Bangkok: Thailand`s government could propose early elections to defuse a month-long political crisis, a newspaper reported on Monday, although opposition "red shirts" say the time for talks is over after clashes killed 21 people.
With chances of further violence, all eyes are on the stock market, one of Asia`s most buoyant this year, which traders say is likely to take a hit on Monday.
The Bangkok Post daily, citing unnamed sources, said Prime Minister Abhisit Vejjajiva could dissolve Parliament in six months -- three months sooner than his most recent proposal. Some government figures saw this as the best way to break the impasse, it said. He has to call an election by the end of 2011.
"They believe an announcement by the prime minister on a timeline for him to dissolve Parliament -- regardless of how the red shirt United Front for Democracy against Dictatorship reacts -- might be the best way for him to hang on to his job," it said.
He would not announce this until after the Songkran holiday this week, it said, without explaining why. Songkran, the Thai New Year, runs from Tuesday to Thursday, but the government also made Friday, April 16, a holiday long before the protests began.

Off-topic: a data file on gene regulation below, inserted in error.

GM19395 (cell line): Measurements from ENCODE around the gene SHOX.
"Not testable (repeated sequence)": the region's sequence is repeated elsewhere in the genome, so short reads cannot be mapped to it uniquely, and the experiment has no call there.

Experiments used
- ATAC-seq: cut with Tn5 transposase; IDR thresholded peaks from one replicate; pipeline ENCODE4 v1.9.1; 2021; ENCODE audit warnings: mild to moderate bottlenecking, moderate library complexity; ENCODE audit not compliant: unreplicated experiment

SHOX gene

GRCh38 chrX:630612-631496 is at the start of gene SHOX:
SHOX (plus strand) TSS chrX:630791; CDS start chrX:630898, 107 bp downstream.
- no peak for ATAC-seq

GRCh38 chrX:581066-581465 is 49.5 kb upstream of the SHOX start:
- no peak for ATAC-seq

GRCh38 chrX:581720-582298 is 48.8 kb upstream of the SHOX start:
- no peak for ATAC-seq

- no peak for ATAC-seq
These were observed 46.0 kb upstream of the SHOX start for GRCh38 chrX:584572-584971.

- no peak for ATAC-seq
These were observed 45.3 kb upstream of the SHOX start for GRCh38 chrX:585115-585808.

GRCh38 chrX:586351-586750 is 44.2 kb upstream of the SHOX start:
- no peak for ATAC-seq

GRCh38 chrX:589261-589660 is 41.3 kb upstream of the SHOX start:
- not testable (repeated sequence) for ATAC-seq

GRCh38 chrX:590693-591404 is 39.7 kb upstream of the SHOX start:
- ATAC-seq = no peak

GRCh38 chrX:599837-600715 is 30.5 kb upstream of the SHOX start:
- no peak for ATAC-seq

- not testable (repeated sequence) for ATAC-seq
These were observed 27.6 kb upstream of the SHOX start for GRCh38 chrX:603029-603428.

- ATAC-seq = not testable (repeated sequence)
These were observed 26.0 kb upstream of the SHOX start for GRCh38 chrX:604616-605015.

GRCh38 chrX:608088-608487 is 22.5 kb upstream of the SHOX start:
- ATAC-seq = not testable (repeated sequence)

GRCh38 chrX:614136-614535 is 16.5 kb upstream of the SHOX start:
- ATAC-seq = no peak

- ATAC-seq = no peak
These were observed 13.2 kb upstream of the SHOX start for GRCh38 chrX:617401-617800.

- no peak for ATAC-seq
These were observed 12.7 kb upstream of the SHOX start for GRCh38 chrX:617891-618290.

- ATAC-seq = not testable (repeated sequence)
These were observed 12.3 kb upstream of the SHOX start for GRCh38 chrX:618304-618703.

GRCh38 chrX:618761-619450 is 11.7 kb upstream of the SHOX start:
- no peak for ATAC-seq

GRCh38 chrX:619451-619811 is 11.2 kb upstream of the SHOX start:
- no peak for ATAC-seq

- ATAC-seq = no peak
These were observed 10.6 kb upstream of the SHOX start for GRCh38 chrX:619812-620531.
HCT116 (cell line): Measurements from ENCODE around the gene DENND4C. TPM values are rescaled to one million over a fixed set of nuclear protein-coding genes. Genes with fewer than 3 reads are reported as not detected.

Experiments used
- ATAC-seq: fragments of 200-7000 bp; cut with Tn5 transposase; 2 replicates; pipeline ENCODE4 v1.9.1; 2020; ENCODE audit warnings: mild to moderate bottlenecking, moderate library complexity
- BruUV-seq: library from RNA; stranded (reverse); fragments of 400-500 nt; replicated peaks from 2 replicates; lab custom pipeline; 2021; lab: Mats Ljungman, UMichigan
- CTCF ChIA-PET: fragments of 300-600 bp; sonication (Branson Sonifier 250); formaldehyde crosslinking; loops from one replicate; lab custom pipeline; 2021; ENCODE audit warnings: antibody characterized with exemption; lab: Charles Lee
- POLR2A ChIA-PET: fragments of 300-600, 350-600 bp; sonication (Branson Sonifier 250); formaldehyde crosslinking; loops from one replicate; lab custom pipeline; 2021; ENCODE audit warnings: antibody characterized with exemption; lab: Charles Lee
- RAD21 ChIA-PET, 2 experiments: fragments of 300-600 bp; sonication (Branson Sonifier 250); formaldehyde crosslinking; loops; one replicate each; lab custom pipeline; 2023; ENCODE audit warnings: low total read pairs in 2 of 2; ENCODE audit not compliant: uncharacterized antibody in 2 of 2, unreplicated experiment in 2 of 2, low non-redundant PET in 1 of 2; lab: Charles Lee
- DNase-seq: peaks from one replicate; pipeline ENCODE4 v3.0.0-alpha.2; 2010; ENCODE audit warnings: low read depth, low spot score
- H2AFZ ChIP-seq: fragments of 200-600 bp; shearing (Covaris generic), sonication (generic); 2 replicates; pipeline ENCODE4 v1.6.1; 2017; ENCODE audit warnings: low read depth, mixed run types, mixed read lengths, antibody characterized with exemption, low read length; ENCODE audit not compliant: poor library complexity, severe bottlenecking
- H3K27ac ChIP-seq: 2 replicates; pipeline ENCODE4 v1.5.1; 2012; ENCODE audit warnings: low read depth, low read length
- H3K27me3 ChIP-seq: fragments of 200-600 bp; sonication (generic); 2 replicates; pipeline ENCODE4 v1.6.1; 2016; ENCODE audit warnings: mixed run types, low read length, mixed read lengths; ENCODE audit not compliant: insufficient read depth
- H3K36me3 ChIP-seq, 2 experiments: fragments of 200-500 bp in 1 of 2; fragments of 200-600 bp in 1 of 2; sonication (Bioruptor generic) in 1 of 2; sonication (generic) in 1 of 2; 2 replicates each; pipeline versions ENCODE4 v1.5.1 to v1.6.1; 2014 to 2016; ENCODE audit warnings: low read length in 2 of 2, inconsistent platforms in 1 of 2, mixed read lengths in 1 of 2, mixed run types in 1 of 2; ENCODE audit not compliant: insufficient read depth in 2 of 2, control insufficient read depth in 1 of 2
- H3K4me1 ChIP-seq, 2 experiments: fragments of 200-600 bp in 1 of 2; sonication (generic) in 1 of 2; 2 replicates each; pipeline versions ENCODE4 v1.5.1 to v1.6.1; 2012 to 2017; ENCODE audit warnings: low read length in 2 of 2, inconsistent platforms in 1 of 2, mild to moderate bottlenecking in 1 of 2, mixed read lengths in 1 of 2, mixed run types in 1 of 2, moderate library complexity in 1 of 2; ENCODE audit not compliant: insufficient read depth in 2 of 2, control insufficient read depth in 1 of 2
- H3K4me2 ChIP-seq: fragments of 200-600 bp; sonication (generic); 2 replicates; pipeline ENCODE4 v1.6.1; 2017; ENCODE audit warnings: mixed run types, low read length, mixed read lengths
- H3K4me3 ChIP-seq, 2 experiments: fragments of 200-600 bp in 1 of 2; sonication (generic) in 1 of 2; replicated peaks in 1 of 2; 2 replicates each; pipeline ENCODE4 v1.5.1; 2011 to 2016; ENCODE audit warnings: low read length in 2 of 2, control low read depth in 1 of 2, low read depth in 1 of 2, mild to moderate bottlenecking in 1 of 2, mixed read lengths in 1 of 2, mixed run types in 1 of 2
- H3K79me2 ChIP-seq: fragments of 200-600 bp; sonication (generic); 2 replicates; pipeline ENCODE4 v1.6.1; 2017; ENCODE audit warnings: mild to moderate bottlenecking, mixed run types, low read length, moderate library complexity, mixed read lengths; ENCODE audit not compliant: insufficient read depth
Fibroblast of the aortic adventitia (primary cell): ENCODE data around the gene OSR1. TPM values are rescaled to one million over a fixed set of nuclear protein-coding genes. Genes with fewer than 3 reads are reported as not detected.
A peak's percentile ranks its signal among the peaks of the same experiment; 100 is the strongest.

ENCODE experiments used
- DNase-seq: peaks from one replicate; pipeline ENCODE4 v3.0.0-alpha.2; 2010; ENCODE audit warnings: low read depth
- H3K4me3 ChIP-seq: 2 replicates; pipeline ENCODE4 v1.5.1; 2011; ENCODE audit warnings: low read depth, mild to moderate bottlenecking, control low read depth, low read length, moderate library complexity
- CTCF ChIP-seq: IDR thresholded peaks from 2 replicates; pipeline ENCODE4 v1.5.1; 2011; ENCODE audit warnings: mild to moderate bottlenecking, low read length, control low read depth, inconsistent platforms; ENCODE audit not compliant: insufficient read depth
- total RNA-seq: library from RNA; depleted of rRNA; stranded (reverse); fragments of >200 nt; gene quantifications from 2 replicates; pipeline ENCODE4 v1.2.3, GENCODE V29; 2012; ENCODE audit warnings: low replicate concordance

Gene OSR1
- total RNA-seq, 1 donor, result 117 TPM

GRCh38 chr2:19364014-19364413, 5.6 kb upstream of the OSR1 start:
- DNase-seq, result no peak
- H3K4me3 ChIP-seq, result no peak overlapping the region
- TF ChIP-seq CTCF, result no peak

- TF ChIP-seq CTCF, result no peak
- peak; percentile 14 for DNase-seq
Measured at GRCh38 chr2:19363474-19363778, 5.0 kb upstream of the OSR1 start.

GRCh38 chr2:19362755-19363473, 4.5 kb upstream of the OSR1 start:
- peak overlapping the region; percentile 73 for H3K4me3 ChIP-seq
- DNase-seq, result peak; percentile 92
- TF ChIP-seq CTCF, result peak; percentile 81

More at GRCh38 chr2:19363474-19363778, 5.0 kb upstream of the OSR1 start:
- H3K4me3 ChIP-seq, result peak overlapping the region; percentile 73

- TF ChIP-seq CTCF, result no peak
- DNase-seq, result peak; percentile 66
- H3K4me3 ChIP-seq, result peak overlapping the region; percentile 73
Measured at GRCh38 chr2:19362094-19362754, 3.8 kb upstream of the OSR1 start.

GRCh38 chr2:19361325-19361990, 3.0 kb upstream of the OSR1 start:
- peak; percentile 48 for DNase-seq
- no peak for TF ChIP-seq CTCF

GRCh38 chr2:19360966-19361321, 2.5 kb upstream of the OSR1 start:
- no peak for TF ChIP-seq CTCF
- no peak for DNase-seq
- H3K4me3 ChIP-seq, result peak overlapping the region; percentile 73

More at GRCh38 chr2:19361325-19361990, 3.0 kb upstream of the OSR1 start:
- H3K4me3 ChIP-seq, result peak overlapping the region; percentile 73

A government spokesman said on Sunday a line of communication with the red shirts was open but conditions were not right for formal talks. The government announced a state of emergency on April 07 forbidding public gatherings of more than five people.
"As long as they are still breaking the law, that makes it difficult," spokesman Panitan Wattanayagorn said.
Thousands of red shirt protesters, pushing for Abhisit to leave the country as well as dissolve Parliament, are in defiant mood after the Army failed to move them from one of two Bangkok bases where they have camped out for a month.
"We don`t negotiate with murderers," red shirt leader Weng Tojirakarn said on Sunday. "We have to keep fighting."
Deputy Prime Minister Suthep Thuagsuban said the government would have to continue the operation to take back public areas, but a truce called on Saturday may last a few days.
"It will take some time before we can restart the operation. What happened caused serious hurt to our troops and they need time," he said. Four soldiers were among the dead.
The red shirts are mostly rural and working-class supporters of ex-premier Thaksin Shinawatra, ousted in a coup in 2006.
Saturday`s fighting, the worst political violence in the country since 1992 and some of it in well-known Bangkok tourist areas, ended after security forces pulled back late in the night.
Most of the deaths occurred after red shirts attempted to get into a Bangkok Army base and were repulsed. Troops then advanced on a `red shirt` camp and fighting spread around the area, including well-known tourist haunts such as such as Khao San Road.
The red shirts, still numbering in the thousands, have occupied two main areas of the capital, a city of 15 million. They made no attempt to come out of their bases on Sunday and troops did not make any move toward them.